Decorating shows don't tend to stray far from either the LA area or the East coast, so regional preferences from the rest of the country don't get a lot of representation there. And if they do, it's in the very highest end homes, where cost is no object.
What regular people can afford to do in fly-over country does not end up on HGTV, which is fine, but people need to be aware that what is standard in the South or the Northeast isn't standard everywhere.
In Minnesota, textured ceilings are the norm (orange peel is high end) but painted trim and cabinets are considered a risky choice. You see it on decorating shows, but not in people's homes. One region's taste is not inherently superior to another's, and for resale it's probably better to build a home that appeals to people in your area. We spent a long long time selling our last home, and I believe a major reason it took so long to sell was that it was a traditional East Coast kind of house, and local people didn't like it. Eventually another East Coast native came to see it and fell in love.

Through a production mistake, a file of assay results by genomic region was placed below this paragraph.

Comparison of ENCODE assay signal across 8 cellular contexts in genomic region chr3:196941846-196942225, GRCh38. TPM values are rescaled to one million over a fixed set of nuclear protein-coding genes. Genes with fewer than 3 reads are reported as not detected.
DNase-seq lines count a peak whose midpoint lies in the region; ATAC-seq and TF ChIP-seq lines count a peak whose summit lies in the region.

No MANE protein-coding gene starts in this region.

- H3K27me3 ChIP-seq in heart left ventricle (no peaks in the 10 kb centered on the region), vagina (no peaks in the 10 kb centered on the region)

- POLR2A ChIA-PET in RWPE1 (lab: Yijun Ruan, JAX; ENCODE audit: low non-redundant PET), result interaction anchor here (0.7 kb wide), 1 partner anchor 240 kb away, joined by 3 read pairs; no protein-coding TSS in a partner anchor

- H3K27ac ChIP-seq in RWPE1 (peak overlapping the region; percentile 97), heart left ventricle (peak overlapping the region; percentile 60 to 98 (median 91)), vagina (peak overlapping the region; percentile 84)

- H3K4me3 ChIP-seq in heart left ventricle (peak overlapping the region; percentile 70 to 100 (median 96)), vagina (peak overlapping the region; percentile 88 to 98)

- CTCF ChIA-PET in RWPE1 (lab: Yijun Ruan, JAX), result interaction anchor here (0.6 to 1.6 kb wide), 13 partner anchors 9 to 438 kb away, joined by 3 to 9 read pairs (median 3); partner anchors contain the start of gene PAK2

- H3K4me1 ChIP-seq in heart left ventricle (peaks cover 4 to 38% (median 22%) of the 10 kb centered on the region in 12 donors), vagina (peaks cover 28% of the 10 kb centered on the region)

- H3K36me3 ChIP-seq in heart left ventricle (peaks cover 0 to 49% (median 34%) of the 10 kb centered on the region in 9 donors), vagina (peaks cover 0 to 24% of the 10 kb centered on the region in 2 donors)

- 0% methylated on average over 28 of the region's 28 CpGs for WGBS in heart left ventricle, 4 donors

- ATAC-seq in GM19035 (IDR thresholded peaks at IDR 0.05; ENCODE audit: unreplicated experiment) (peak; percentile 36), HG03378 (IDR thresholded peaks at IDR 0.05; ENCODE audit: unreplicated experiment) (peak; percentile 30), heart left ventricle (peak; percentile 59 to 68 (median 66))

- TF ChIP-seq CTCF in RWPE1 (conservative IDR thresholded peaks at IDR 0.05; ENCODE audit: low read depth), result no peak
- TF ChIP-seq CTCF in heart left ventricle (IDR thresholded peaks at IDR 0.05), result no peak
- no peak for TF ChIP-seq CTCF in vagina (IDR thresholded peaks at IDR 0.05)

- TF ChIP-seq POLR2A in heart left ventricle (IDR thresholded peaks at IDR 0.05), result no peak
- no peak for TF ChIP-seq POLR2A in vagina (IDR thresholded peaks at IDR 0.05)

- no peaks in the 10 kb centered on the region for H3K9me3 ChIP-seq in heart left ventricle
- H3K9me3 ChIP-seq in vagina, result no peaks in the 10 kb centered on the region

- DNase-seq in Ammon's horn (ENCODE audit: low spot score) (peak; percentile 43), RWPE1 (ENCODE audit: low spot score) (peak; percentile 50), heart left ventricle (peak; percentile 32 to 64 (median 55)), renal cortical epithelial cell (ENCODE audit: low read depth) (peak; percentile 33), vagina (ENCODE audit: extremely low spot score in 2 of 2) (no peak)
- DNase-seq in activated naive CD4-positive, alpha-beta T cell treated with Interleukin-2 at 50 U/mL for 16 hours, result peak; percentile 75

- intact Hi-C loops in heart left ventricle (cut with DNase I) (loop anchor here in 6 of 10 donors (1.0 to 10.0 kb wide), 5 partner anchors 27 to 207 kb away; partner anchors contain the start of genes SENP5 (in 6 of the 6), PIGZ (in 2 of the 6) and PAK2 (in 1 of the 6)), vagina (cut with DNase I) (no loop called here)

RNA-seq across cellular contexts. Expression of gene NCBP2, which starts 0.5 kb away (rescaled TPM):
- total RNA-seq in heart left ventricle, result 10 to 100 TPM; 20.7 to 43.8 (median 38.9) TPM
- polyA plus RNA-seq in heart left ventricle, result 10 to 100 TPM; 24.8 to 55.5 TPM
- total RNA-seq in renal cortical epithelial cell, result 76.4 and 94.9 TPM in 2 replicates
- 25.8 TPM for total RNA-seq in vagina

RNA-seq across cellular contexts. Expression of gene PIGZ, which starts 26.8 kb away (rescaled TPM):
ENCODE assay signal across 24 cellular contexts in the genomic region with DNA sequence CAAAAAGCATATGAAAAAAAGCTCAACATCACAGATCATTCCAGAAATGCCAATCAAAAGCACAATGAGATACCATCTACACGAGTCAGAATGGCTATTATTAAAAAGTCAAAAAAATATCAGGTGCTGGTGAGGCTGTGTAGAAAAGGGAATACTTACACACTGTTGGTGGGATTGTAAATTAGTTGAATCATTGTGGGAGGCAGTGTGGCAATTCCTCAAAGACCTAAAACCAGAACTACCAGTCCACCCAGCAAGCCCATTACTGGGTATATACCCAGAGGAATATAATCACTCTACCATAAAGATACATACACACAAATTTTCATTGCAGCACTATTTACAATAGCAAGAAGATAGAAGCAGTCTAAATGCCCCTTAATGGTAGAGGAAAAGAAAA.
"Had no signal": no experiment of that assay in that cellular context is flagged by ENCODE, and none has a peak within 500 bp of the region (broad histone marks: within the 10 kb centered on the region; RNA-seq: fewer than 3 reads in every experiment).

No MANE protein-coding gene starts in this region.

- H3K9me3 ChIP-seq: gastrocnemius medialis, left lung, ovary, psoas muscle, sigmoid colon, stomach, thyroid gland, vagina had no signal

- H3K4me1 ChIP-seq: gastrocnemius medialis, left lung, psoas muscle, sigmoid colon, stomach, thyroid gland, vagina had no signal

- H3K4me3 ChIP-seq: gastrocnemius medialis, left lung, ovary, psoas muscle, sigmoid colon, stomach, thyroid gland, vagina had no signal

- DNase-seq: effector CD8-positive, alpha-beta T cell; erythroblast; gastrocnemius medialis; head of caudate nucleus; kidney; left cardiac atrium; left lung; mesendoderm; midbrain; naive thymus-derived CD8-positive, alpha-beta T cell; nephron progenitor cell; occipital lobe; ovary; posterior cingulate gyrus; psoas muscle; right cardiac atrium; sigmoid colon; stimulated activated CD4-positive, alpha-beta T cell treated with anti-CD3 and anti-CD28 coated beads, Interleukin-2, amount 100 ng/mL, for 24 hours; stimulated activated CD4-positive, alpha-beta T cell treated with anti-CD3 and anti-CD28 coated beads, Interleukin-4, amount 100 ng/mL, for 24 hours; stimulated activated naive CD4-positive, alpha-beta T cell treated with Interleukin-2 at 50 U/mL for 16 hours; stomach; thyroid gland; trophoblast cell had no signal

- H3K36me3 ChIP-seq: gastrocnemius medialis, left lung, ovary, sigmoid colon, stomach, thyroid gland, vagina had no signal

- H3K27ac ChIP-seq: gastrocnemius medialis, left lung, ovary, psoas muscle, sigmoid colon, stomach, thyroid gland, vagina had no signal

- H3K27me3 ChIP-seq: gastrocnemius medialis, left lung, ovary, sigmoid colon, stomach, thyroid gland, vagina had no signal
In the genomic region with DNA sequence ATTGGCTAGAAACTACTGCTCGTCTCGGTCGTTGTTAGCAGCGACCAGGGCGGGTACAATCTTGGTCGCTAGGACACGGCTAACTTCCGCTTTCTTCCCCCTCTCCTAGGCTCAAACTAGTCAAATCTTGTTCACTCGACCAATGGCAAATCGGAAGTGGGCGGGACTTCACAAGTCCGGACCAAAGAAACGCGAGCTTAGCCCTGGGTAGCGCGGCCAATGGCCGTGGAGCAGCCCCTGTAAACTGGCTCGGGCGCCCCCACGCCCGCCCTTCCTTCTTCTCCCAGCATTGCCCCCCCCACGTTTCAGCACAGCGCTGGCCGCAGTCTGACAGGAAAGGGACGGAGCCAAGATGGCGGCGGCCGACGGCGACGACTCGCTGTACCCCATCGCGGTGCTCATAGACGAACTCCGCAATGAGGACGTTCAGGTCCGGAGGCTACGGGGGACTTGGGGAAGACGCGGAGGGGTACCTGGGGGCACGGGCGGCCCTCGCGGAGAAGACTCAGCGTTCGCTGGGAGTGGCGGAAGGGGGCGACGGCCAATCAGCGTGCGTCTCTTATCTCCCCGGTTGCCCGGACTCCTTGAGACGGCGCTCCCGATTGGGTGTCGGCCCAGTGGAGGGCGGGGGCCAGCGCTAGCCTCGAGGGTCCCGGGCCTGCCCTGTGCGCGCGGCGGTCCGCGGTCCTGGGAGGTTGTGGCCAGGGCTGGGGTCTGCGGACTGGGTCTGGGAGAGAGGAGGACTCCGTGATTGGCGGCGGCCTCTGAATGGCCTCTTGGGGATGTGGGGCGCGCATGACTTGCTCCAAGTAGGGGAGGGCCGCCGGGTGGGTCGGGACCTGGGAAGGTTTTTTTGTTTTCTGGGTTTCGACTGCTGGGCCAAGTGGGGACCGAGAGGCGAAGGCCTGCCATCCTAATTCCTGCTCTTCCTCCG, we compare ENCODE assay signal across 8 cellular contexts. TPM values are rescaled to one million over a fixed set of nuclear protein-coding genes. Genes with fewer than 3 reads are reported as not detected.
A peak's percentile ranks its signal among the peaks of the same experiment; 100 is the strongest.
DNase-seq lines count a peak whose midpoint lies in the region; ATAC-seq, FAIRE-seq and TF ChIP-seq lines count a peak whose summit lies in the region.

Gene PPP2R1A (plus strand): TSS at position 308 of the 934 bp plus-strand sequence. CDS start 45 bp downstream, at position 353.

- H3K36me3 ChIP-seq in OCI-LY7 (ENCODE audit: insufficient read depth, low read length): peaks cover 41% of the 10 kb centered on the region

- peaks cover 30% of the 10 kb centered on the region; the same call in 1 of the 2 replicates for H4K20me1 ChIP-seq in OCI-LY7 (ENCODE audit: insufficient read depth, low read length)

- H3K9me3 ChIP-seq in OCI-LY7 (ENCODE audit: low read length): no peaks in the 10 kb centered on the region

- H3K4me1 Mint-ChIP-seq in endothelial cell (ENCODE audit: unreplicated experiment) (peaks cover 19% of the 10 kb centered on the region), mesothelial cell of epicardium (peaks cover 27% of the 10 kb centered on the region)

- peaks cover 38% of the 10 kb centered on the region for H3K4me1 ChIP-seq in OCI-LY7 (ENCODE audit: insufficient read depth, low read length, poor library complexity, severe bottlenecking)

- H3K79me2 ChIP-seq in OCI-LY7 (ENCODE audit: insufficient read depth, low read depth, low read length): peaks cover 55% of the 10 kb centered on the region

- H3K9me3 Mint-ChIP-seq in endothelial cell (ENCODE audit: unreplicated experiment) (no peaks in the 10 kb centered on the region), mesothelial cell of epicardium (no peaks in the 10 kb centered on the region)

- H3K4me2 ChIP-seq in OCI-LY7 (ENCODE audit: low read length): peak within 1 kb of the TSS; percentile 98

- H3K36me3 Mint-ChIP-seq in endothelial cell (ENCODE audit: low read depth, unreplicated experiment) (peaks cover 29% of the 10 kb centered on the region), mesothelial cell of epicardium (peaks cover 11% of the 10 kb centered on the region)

zone4newby - we are in MN. You'd say orange peel is high end? I looked at our current home and the walls have texture, but it was very much a cheaper builder grade home, so I didn't know if that impacted anything.
Here in Dallas, faux finished skip troweled was popular a few years ago.
Super easy to do and looks very gaudy. But somehow it became fashionable in expensive homes, like the ones featured in Donna's design crimes, also known as Donna Decorates Dallas on HGTV.
Textured is more popular with builders because it hides sloppy work easier. There's no hiding a bowed stud or bad seam work with a smooth finish.
hollysprings, that's kind of what I was thinking. I guess the thing is - I don't know if there *is* sloppy work in this one that needs to be hidden.
I think orange peel ceilings are high end compared to popcorn, which seems to be the standard ceiling texture, and flat ceilings are basically not done here. I don't know about orange peel walls-- I think the house we're renting may have orange peel walls (they look kind of nubby), and it's definitely builder grade. I'm not convinced that the reason for textured ceilings is lazy/sloppy builders, because textured ceilings are ubiquitous here, and I don't think that would be true unless people liked them.